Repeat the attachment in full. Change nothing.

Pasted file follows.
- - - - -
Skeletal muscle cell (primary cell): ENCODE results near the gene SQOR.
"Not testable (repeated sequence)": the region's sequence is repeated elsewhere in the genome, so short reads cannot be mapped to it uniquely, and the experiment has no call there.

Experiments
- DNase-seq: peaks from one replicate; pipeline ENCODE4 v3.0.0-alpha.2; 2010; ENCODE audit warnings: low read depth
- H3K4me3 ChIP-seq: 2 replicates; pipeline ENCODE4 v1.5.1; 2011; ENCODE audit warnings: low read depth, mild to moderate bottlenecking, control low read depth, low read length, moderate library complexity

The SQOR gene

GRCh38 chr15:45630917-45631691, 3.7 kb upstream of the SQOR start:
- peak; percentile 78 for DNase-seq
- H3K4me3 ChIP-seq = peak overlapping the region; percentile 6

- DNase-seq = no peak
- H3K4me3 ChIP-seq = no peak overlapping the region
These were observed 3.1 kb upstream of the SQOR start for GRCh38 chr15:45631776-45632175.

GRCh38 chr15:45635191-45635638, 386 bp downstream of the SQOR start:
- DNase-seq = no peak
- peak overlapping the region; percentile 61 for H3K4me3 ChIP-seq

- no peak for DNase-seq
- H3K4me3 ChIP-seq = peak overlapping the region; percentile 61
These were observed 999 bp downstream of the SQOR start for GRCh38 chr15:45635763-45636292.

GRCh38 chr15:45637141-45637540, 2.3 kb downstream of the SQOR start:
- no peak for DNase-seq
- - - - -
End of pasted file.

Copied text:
Skeletal muscle cell (primary cell): ENCODE results near the gene SQOR.
"Not testable (repeated sequence)": the region's sequence is repeated elsewhere in the genome, so short reads cannot be mapped to it uniquely, and the experiment has no call there.

Experiments
- DNase-seq: peaks from one replicate; pipeline ENCODE4 v3.0.0-alpha.2; 2010; ENCODE audit warnings: low read depth
- H3K4me3 ChIP-seq: 2 replicates; pipeline ENCODE4 v1.5.1; 2011; ENCODE audit warnings: low read depth, mild to moderate bottlenecking, control low read depth, low read length, moderate library complexity

The SQOR gene

GRCh38 chr15:45630917-45631691, 3.7 kb upstream of the SQOR start:
- peak; percentile 78 for DNase-seq
- H3K4me3 ChIP-seq = peak overlapping the region; percentile 6

- DNase-seq = no peak
- H3K4me3 ChIP-seq = no peak overlapping the region
These were observed 3.1 kb upstream of the SQOR start for GRCh38 chr15:45631776-45632175.

GRCh38 chr15:45635191-45635638, 386 bp downstream of the SQOR start:
- DNase-seq = no peak
- peak overlapping the region; percentile 61 for H3K4me3 ChIP-seq

- no peak for DNase-seq
- H3K4me3 ChIP-seq = peak overlapping the region; percentile 61
These were observed 999 bp downstream of the SQOR start for GRCh38 chr15:45635763-45636292.

GRCh38 chr15:45637141-45637540, 2.3 kb downstream of the SQOR start:
- no peak for DNase-seq